Sunday, May 14, 2006

"Mi k'amcha Yisrael, goy echad ba-aretz?": Will the Israeli rabbinate tear what's left of "one people" apart?

"Who is like Your People Israel, one people on earth?"

I find this alarming. First, the Israeli rabbinate refused to accept non-Orthodox conversions. Now, it's not only refusing to accept even many foreign Orthodox conversions, it's even questioning the Jewishness of people who can trace their Jewish ancestry back eight generations! All I have by way of proof of my Jewishness is my parents' ketubah (Jewish marriage contract). Is our son at risk of being declared a non-Jew?

"Who is like Your People Israel, one people on earth?" Good question. Not only can we be thoroughly unwelcoming to people who (would like to) choose Judaism, now we don't even accept those who were born Jewish. Is the People Israel unique on earth in our insistence on self-destructive behavior? How long will we remain "one people," or am I already too late in asking that question?

8 Comments:

Blogger westbankmama said...

First, I want to say that I agree with you that it is alarming, and living here in Israel, I suspect that politics is playing a role in this. But, in an effort to "dan lekaf zchus", perhaps we can both look at it from the perspective of your previous posts? Perhaps this new Rabbi is just insisting on a "hechsher" on Rabbis who say they are Orthodox but that he does not personally know?

Sun May 14, 08:39:00 AM 2006  
Blogger PsychoToddler said...

I can see the issue with non-Orthodox conversions, but it is impossible to tell more than a generation or two backwards who has Jewish matrilineal ancestry. So we have to give people the benefit of the doubt.

The real issue is what's going to happen going forwards, because intermarriage is rampant, and cursory conversion is common in some of the more liberal branches of Judaism (a "sholom bayit" issue?), and I worry that people who say they are Jewish in a generation or two will have very little to base that on.

Sun May 14, 11:01:00 AM 2006  
Blogger Drew Kaplan said...

there's been several posts on this topic over the past week on this topic, which would seem to mitigate your concern(s), mainly to be found at Canonist, though On the Contrary also has a post or two on the topic, as well.

Sun May 14, 12:54:00 PM 2006  
Blogger Shira Salamone said...

Drew, I haven't seen much that would mitigate my concerns, except that the RCA seems eager to work out this problem. If anything, I found what the ADDeRabbi at On the Contrary had to say rather discouraging.

Please excuse me for taking this personally, but the last person in my family to live and die Orthodox was my greatgrandmother, so our son has no Orthodox rabbi to vouch for his Jewishness. In addition, my Israeli nieces and nephew are the children of a Jew by choice. Her conversion was under the auspices of an American Orthodox rabbi. I fear that the fact that said was approved by the Israeli rabbinate *at that time* might not suffice to protect her children from being declared non-practicing Protestants.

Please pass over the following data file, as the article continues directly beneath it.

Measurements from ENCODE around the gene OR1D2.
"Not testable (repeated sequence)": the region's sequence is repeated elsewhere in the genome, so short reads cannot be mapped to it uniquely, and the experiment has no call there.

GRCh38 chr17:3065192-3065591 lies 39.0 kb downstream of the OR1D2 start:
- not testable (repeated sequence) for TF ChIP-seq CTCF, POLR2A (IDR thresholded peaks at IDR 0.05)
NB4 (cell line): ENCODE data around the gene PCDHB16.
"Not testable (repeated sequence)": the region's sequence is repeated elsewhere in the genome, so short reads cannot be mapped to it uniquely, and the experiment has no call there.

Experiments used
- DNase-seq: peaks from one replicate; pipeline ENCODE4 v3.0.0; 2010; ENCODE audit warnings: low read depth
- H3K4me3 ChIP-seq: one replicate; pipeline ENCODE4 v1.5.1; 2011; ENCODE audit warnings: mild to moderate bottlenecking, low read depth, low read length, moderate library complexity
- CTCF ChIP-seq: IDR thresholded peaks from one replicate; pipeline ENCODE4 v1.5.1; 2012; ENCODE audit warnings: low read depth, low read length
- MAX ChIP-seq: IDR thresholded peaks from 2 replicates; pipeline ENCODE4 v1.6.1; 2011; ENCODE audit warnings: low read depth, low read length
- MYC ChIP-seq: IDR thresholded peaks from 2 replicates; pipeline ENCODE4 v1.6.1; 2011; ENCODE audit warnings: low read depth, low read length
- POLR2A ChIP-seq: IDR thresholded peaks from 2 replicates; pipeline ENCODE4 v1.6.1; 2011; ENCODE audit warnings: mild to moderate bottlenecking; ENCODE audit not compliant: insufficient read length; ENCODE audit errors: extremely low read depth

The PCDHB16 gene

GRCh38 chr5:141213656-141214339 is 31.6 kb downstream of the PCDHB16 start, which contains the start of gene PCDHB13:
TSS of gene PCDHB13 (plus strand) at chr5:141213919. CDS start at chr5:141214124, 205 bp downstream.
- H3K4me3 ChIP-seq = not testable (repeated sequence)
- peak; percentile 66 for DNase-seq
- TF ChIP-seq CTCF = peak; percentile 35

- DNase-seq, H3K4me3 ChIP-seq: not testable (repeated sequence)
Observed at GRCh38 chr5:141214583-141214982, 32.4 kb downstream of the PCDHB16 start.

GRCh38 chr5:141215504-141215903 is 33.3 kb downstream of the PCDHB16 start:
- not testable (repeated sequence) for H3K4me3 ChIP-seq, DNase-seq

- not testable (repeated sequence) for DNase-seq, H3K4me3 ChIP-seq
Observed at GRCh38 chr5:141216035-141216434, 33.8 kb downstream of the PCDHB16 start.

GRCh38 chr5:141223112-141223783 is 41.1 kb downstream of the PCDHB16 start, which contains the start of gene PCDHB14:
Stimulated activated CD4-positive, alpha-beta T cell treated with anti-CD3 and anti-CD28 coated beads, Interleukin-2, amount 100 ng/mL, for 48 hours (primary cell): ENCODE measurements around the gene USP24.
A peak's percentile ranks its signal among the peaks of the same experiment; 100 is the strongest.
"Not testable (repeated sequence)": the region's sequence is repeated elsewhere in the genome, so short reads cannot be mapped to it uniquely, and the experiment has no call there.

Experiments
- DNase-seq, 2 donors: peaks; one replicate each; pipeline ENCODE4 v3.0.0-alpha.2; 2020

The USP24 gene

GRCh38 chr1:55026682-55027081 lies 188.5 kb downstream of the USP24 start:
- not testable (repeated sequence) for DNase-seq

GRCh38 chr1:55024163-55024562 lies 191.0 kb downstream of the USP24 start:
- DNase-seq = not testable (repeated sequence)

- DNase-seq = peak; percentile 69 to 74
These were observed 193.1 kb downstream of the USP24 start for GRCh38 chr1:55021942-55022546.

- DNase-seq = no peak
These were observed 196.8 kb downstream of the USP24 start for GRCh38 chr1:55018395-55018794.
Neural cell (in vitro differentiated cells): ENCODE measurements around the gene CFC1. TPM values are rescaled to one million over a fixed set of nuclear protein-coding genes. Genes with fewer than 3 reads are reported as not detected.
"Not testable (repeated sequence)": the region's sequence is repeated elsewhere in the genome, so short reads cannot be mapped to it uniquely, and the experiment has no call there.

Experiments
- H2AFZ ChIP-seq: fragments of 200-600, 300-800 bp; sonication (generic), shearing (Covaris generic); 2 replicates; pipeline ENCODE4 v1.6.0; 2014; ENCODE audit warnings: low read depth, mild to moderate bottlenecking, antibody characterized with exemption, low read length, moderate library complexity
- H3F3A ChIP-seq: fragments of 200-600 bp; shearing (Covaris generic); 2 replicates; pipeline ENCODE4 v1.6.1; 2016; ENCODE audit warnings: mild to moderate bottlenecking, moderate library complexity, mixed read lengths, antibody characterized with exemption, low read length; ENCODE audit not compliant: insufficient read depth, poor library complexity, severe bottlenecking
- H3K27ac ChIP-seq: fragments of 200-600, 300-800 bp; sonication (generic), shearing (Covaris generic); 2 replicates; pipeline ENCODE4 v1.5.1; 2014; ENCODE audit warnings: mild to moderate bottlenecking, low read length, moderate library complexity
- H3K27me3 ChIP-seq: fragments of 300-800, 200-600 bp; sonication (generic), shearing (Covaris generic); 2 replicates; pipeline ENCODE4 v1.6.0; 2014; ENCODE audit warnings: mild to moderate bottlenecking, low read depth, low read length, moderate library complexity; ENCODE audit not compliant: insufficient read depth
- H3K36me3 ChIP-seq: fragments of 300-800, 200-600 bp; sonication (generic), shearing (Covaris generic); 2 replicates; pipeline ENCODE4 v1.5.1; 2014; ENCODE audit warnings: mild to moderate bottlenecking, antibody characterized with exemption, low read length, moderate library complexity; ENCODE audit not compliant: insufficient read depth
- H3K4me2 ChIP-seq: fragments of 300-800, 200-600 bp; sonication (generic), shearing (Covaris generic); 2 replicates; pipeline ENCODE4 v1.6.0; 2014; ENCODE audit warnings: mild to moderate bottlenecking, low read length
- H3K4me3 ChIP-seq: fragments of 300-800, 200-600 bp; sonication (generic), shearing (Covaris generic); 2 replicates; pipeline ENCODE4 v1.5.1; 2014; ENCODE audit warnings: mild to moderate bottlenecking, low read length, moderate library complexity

My nightmare scenario #1: Within the next 15 years, my nieces and nephew are each, in turn, rejected for marriage by the Israeli rabbinate (their parents having made aliyah only weeks after the wedding). Each chooses to raise her/his kids as totally secular Israelis.

My nightmare scenario #2: My son's fiancee having decided, after very serious deliberation, to chose Judaism, they go to an Israeli-rabbinate-approved Orthodox rabbi to begin the process. Instead of addressing my son's fiancee, the rabbi grills my son about his Jewish identity, rejecting our ketubah as proof. My son storms out, enraged, and our only grandchildren are raised Roman Catholic.

Result: In 20 years, there won't be a practicing Jew left in the family, and all of my parents' descendants will be (considered) Christian.

Tue May 16, 09:17:00 AM 2006  
Blogger Shira Salamone said...

I have further thoughts on this issue.

One is that if, as the ADDeRabbi asserts, the real issue is that a significant group of chareidi rabbis consider only chareidi rabbis to be real rabbis, then it's not only *our* kid whose Jewishness might be questioned, because it stands to reason that, if non-chareidi *rabbis* aren't consider to be real *rabbis,* then non-chareidi *Jews* aren't considered to be real *Jews.*

Blu Greenberg is a well-known author on Jewish subjects and a prominent Orthodox Jewish feminist and member of the Jewish Orthodox Feminist Association. Her husband, Rabbi Irving "Yitz" Greenberg, a Modern Orthodox rabbi, is well-known for his efforts to bring Jewish education to Jewish adults of all stripes. Will their children be considered Jewish?

Rabbi Avi Weiss is rabbi of the Riverdale Jewish Center, a prominent activist in Jewish causes, and founder of Yeshiva Chovevei Torah, a Modern Orthodox rabbinical school. Will his children be considered Jewish?

And what of those who, much to their unpleasant surprise, have fallen out of favor with the chareidi rabbinate? Books that were written by chareidi Rabbi Nosson Slifkin to convince skeptics that it's possible to be Orthodox and believe in the validity of science were banned last year by chareidi rabbis as "kefirah (atheism)." Will Rabbi Slifkin's children be considered Jewish?